B.C. manages its rugged country for a quality experience, and with Gillen heading to an area with a 6-point minimum, during the rut no less, it goes without saying he was more than eager to get in the field. It didn’t take long to find screaming bulls, but when you’re hunting what the locals call “the bush,” sometimes it can be hard to get a clear shot, and that was the case the first few days of the hunt.
It’s been said “good things come to those who wait,” and when the last day of the hunt rolled around, Gillen was hoping that would be true. Just like the days before, an early morning bugle got a response, but this time the bull stepped into the clear cut. When the outfitter glassed him and enthusiastically blurted out, “He’s got six,” Tim knew it was time to chamber a round. The bullet rocketed 473 yards before dropping the bull in his tracks, and his 6x7 rack was more than enough to slap a smile across Gillen’s face.
Hunter: Dan Staton Weapon: Bow Area: Idaho
Hunting elk is tough, and when you have to patch weekends together just to get time in the hills, it can make punching a tag even tougher. Add to that the travel time of being a non-resident hunter, and you have the dedication and persistence of a true weekend warrior. That’s what Washington resident Dan Staton turned into last fall. With an Idaho tag in his pocket and bow in hand, he packed his truck every weekend and pointed it east.
It was an up-and-down battle to say the least. Not only was he hunting a few days at a time in some of the Gem State’s most rugged country but the particular patch of public ground he chose to hang his weekend hat in was a “brush hole.” In fact, in many places a clear 30-yard shot would be considered a gift; 15 to 20 yards was the norm.
With a missed shot the previous weekend still hanging over his head, Staton started his third trip of the season five miles from his truck with hopes of another opportunity. As with anything else, being persistent usually brings with it rewards. If you’re a bull hunter, sometimes it’s in the form of a 7x7 rack.
Staton had been hanging around a bedding area waiting for the right opportunity to pull a sneak. With the wind right and satellite bulls screaming in all directions causing the herd master fits, conditions were ripe. The distractions allowed him to sneak within 20 yards. Just when he was deciding what opening he was going to shoot through, another, bigger bull came into the picture looking for a fight. Staton decided to switch gears and go after him. In a short time he was looking over a ridge at this Idaho brute, but was busted when he was coming to full draw.
With the original bull still close and screaming his head off, Staton switched gears again. As he put it, “everything fell into place,” and he was able to sneak past several cows and slip close enough for a shot. Some bulls are just meant to be, and when they boast a rack like that, it makes being a weekend warrior even sweeter.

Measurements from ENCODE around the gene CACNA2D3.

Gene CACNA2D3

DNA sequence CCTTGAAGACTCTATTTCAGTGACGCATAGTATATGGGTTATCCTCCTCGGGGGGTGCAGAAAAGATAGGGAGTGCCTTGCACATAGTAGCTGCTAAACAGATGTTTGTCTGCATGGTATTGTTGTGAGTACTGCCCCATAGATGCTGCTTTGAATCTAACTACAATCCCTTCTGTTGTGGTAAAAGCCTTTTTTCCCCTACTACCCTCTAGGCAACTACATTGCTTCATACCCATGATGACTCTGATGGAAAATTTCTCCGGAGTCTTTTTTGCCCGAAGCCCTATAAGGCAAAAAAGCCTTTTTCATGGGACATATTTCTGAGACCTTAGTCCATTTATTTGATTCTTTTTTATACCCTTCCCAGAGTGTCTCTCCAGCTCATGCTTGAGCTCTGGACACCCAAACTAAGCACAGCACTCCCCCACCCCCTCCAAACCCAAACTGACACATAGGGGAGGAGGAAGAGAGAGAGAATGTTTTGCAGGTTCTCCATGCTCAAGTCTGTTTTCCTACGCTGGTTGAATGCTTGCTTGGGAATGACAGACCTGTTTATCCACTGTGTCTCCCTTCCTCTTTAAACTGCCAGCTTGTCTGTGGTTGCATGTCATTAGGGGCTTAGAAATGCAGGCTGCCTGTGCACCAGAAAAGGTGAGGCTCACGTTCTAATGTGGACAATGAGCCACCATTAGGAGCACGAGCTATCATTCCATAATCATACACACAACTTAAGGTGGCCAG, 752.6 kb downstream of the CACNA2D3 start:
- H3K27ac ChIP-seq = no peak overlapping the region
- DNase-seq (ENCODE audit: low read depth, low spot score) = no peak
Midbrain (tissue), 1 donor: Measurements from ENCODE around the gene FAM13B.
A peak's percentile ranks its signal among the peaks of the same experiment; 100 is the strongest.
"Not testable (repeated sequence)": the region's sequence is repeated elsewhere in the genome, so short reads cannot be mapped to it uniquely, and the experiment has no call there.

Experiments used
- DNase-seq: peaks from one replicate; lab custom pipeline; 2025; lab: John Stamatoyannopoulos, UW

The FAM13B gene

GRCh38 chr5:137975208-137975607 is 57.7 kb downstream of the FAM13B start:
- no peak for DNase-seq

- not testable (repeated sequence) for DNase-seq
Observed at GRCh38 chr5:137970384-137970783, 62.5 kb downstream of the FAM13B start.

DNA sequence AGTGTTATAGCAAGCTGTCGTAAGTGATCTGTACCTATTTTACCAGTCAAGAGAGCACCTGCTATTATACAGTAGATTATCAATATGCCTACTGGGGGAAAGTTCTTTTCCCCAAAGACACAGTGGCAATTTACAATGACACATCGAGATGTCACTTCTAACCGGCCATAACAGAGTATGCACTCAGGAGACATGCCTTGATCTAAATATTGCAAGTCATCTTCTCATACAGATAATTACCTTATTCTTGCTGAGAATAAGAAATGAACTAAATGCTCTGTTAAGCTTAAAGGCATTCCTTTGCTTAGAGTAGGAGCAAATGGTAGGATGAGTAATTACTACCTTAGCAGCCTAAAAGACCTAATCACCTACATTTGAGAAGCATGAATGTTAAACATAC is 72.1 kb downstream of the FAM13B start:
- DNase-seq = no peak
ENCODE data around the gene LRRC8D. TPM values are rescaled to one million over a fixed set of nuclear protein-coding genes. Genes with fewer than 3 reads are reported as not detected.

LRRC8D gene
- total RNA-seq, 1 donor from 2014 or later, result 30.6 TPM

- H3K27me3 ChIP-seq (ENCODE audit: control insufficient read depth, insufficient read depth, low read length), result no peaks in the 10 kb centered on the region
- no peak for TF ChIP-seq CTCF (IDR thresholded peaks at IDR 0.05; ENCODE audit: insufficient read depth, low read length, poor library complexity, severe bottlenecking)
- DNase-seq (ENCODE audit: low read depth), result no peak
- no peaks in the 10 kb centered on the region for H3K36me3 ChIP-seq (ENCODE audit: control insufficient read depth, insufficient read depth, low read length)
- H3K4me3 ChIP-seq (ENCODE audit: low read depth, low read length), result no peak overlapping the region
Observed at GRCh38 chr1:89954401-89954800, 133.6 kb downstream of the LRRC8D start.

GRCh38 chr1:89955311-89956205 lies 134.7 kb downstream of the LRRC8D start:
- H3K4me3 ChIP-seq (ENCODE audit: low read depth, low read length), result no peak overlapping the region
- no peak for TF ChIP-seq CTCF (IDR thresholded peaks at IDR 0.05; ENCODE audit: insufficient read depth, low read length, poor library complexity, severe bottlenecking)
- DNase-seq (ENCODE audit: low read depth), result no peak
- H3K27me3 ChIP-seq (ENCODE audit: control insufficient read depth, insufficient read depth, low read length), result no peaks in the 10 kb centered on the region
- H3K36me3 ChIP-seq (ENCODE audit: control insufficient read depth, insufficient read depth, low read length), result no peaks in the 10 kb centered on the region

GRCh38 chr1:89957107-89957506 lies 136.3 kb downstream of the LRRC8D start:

Hunters: Heather and Will Farrar Weapon: Rifle Area: Utah
Sometimes big gifts come in small packages, and when Utah resident Heather Farrar received a Utah elk tag wrapped in a bow from her husband, Will, it was like an early Christmas. Not only was this a southern Utah elk tag, which in itself is a jewel, but it also came with Doyle Moss of Mossback Guides & Outfitters (www.mossback.com), who routinely guides his clients to giant bucks and bulls. As Heather so eloquently put it, “it was better than getting jewelry.”
Because Heather was hunting in one of Utah’s Cooperative Wildlife Management Units, which are areas consisting of mostly private ground that are managed to allow public access, she was able to hunt during the rut. There was no shortage of bulls in this prime area, and they were letting everyone know of their presence. In fact, 350-inch bulls were seen almost daily; as crazy as it sounds, opportunities on such critters were passed several times. But when you have your eye on a particular bull, you have to let some walk.
Heather was beginning to lose count on just how many days she had been looking for this bull when they finally spotted him 23 days into the hunt. Because of the vastness of the region and the thick cover, finding him had been difficult. When they finally got their first attempt at a stalk, he gave them the slip.
As all good hunters do, however, Heather kept after it and three days later, she got a second chance. After seeing him from a distance and figuring where he was heading, they set up on a field edge. Soon, the big bull stepped out, giving Heather plenty of time to squeeze the trigger on her .270. After it was all said and done, the bull taped out at over 393 inches.
The story doesn't end there however. Heather’s husband, Will, also had a tag. When he dropped his Southern Utah prize, it made this hunting couple’s time together in the woods complete. His bull taped at over 410 inches.